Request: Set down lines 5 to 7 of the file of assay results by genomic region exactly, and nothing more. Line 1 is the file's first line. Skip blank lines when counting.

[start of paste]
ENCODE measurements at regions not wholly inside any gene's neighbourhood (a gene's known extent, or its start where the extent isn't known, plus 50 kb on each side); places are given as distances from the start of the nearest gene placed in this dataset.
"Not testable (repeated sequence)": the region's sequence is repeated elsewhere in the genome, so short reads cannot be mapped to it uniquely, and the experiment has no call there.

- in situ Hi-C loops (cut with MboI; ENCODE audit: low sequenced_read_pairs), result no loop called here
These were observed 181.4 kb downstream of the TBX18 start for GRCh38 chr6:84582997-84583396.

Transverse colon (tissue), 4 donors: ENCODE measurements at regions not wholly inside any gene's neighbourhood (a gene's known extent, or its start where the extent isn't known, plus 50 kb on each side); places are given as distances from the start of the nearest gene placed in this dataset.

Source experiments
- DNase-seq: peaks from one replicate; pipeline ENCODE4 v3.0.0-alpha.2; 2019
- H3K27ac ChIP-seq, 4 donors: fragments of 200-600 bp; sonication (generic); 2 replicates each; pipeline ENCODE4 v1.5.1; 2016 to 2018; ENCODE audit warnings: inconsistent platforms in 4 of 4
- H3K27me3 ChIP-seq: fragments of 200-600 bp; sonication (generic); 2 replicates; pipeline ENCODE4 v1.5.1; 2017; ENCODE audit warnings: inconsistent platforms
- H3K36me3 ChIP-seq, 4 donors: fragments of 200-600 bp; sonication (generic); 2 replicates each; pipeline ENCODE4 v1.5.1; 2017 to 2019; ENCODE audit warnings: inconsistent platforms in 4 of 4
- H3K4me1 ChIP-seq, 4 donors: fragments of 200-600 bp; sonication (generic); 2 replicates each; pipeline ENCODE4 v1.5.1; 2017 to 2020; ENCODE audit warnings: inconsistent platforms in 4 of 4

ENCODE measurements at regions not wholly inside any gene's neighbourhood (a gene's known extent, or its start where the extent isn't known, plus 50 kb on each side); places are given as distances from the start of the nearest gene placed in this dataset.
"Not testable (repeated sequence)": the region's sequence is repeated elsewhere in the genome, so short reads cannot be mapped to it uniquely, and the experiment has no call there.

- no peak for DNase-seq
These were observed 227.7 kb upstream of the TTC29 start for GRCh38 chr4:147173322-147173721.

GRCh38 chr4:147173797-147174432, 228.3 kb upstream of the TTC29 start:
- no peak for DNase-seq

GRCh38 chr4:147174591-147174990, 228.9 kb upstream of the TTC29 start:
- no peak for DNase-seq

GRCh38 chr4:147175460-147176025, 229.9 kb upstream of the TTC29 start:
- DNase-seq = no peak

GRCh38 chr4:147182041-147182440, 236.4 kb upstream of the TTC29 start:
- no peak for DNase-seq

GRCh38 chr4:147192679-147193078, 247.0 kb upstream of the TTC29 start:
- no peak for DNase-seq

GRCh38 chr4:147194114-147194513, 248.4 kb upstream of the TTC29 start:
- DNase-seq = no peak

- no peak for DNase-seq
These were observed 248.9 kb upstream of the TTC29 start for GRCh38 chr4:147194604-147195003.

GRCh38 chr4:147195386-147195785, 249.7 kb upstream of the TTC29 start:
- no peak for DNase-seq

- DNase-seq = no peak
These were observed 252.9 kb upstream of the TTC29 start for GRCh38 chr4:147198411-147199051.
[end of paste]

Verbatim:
Transverse colon (tissue), 4 donors: ENCODE measurements at regions not wholly inside any gene's neighbourhood (a gene's known extent, or its start where the extent isn't known, plus 50 kb on each side); places are given as distances from the start of the nearest gene placed in this dataset.

Source experiments
- DNase-seq: peaks from one replicate; pipeline ENCODE4 v3.0.0-alpha.2; 2019